The pine marten (Martes martes) is a medium-sized carnivore from the weasel family (Mustelidae); It is somewhat smaller than a house cat, normally weighing around one kilogram, with a slim, flexible body, strong springy limbs and long tail. It is generally brownish – anywhere from chocolate to tan – with a large contrasting yellowish patch on its neck. In winter, it grows thick, soft fur, which is why it has been among the most important furbearing species for centuries. It has an extensive range, stretching from Western Europe, including some of the British Isles, to the east across the Urals, reaching the Siberian rivers Irtysh and upper Ob; beyond that, it is replaced by its close relative, the sable (Martes zibellina), which occupies a very similar ecological niche. It is critically endangered in England and Wales, but is generally treated as Least Concern by IUCN. The pine marten is a fast and tenacious predator, targeting a variety of animals, from frogs, rodents and shrews to large birds, such as the capercaillie (Tetrao urogallus) – a strong, turkey-sized grouse. It also eats fruits, nuts, insects – and it is a notorious nest robber.
The pine marten has likely co-evolved with its main prey, the red squirrel (Sciurus vulgaris) – its excellent vestibular apparatus, semi-retractable claws, and long, bushy tail with longer guard hair than in any other marten are adaptations to fast-paced arboreal hunts. However, in one part of its range, it has become the savior of the squiggly reds. In Scotland, the red squirrel was pushed away from its original habitats by the larger, more aggressive grey squirrels (Sciurus carolinensis) – an introduced North American species. The tables turned when the pine marten, previously nearly eradicated by local gamekeepers for the sake of grouse hunters, made a comeback to its former range after the species was granted full protection in 1988. Since red squirrels are generally on a par with their nemesis in terms of tree top acrobatics, martens opted for easier prey and feast on the heavier, slower greys, clearing out the living space for the reds.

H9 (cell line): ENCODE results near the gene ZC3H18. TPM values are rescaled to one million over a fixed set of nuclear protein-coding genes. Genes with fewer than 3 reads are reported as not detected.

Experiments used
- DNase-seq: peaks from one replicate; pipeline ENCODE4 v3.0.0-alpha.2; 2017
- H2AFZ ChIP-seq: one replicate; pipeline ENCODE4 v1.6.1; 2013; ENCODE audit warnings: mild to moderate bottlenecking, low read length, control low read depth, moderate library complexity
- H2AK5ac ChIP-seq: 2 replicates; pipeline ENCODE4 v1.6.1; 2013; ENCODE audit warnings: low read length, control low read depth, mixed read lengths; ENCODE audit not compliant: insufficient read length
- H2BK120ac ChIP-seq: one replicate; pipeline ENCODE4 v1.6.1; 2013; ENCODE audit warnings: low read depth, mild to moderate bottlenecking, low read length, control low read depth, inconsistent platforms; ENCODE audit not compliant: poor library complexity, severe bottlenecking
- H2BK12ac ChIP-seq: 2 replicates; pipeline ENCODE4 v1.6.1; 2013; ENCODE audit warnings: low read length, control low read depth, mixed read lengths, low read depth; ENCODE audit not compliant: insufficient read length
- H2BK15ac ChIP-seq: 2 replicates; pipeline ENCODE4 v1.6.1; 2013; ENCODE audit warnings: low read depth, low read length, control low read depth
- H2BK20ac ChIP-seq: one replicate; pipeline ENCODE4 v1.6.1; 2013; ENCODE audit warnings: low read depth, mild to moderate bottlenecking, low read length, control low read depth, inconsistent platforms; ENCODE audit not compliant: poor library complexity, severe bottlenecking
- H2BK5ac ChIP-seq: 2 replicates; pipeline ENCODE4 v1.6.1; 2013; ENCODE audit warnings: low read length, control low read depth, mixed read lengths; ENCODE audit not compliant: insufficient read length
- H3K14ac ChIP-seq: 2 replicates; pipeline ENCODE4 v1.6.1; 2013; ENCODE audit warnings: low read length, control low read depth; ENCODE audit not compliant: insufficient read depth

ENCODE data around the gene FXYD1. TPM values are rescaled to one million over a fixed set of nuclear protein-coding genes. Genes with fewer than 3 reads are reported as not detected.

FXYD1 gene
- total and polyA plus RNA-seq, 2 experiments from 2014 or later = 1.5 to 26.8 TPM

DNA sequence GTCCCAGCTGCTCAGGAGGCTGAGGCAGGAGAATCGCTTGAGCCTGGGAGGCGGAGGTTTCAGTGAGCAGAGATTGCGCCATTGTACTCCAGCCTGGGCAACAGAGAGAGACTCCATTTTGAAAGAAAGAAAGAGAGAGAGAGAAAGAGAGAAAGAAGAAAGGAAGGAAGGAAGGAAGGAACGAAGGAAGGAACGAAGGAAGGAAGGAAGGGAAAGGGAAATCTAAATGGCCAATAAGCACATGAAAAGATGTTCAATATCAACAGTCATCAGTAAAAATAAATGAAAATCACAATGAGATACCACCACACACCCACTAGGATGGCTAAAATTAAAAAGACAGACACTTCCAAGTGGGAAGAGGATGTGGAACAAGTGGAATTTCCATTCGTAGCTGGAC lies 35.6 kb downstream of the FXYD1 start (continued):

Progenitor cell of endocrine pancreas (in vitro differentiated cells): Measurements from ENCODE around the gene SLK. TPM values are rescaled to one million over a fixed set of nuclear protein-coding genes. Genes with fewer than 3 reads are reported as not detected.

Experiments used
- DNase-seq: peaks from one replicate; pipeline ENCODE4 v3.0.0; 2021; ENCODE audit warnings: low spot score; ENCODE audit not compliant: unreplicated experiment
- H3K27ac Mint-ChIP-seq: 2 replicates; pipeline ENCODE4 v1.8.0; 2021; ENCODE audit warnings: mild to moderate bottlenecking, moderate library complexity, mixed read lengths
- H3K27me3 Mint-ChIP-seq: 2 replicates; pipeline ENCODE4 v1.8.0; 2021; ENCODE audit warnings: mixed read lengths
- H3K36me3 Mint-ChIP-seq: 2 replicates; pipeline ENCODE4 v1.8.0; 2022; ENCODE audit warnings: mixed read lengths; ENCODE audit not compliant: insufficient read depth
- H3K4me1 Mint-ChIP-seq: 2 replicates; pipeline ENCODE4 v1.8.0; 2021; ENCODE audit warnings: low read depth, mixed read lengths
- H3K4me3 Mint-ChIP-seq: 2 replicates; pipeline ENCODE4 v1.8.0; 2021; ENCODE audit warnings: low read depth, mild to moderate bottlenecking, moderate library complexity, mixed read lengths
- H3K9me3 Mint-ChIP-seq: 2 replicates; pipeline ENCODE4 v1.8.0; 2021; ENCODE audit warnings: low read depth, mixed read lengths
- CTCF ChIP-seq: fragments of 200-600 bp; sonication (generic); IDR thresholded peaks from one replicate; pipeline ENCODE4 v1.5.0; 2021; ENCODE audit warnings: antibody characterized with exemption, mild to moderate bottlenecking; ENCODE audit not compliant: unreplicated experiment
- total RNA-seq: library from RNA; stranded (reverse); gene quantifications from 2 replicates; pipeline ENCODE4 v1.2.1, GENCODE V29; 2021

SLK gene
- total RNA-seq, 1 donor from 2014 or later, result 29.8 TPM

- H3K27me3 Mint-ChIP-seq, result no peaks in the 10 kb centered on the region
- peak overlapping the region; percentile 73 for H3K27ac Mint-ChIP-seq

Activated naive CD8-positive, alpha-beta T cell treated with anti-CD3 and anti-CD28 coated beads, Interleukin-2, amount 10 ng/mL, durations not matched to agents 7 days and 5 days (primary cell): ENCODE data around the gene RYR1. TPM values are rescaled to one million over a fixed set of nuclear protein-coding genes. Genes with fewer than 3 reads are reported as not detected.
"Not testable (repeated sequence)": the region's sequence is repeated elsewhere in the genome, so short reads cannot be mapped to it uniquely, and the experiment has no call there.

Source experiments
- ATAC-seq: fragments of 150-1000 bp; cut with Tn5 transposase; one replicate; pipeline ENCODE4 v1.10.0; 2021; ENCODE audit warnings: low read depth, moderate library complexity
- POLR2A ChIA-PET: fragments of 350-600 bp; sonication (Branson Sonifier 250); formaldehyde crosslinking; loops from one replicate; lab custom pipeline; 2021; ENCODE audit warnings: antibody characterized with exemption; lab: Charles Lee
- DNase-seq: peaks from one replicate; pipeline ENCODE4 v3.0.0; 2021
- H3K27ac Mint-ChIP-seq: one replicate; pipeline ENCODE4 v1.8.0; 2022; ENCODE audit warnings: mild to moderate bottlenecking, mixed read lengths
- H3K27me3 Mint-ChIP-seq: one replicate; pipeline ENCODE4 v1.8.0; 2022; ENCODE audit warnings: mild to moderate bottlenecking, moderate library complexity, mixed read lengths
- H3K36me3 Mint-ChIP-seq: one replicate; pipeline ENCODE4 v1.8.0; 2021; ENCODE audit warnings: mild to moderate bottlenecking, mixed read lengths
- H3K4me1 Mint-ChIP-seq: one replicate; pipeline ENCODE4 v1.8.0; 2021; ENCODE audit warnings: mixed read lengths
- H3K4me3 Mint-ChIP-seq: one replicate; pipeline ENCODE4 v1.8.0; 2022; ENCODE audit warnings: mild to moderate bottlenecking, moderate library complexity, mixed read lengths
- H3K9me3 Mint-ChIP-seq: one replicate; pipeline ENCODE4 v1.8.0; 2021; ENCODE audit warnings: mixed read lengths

We present the chromosome-length assembly for yet another – but not the final – species in the genus Martes. All C-scaffolds (Lewin et al. 2019) of the pine marten were assigned to the corresponding chromosomes via a Zoo-FISH experiment with the stone marten chromosomes used as probes. Both the stone and pine marten have the same diploid number of chromosomes (2n=38) with no detected translocations, so we arranged the pine marten chromosomes in the same order as in the stone marten karyotype. Among other types of rearrangements only several inversions were found (Fig. 1).
We thank Dr. Rogell Powell (North Carolina State University) for funding 10x Genomics linked-read sequencing for the draft assembly and Dr. Klaus Koepfli for organizing this sequencing and bringing all of the collaborators together. Also we thank Sergei Pisarev, Pavel Reznichenko and Ksenia Koniaeva from the zoo “Lesnaya skazka” (eng. “Forest tale”) in Barnaul, Russia, who provided samples for a cell line. These cells were used for both DNA extraction for linked read sequencing and for HiC experiments. DNA extraction and Zoo-FISH experiments were performed by Natalia Serdyukova and Dr. Violetta Beklemisheva. The initial assembly was performed by Sergei Kliver. Hi-C experiments and scaffolding to chromosomes were done by Polina Perelman, Ruqayya Khan, David Weisz and Olga Dudchenko. The genome annotation and a paper describing this research is in progress.